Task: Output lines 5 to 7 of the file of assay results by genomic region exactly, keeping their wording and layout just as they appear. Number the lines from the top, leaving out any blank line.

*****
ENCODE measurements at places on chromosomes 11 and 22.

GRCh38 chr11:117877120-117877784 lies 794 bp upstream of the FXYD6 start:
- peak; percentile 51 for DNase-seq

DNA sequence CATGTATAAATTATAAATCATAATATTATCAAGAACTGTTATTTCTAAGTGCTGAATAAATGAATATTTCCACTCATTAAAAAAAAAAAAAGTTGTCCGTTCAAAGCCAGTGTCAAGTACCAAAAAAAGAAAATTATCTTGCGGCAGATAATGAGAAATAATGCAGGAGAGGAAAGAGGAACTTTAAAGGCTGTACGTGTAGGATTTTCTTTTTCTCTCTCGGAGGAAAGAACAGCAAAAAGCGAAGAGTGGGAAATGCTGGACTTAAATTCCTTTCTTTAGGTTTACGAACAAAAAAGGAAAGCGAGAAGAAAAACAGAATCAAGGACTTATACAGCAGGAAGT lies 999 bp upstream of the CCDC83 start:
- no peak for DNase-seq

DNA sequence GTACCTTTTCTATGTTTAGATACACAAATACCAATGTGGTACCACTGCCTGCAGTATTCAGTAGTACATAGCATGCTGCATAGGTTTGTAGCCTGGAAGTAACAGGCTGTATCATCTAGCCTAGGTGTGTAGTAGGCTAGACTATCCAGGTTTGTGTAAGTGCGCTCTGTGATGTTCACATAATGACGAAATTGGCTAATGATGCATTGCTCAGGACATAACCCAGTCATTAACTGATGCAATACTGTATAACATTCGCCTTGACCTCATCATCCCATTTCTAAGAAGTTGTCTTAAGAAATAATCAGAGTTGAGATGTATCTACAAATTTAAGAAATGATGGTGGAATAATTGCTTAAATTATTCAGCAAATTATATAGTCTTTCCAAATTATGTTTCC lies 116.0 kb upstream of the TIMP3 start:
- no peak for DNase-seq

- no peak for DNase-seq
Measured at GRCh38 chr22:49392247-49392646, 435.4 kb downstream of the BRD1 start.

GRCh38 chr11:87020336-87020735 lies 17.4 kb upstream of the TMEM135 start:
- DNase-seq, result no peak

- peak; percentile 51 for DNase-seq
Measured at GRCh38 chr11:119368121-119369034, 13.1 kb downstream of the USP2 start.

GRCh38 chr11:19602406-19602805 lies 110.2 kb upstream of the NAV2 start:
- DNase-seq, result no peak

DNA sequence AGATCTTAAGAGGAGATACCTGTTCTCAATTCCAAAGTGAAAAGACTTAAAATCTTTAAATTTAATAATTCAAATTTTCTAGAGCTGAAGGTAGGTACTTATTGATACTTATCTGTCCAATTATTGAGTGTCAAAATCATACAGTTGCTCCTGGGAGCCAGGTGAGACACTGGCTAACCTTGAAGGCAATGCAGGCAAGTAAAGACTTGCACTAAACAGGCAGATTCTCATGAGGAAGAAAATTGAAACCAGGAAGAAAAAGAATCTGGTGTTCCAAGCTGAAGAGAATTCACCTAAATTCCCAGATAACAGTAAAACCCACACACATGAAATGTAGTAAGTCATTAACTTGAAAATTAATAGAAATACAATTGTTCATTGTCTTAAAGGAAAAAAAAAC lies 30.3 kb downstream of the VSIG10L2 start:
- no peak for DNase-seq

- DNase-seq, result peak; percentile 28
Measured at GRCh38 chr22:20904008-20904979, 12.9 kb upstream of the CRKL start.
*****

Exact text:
- no peak for DNase-seq

DNA sequence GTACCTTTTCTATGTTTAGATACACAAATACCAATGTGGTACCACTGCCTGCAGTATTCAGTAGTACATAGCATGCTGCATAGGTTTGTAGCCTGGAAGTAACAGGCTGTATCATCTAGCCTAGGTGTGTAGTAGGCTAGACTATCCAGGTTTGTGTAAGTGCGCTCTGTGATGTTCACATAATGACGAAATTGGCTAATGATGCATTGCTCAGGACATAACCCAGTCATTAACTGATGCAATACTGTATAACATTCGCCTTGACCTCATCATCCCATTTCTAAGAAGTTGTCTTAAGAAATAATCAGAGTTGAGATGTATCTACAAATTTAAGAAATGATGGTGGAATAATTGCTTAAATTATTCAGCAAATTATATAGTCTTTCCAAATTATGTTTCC lies 116.0 kb upstream of the TIMP3 start:
- no peak for DNase-seq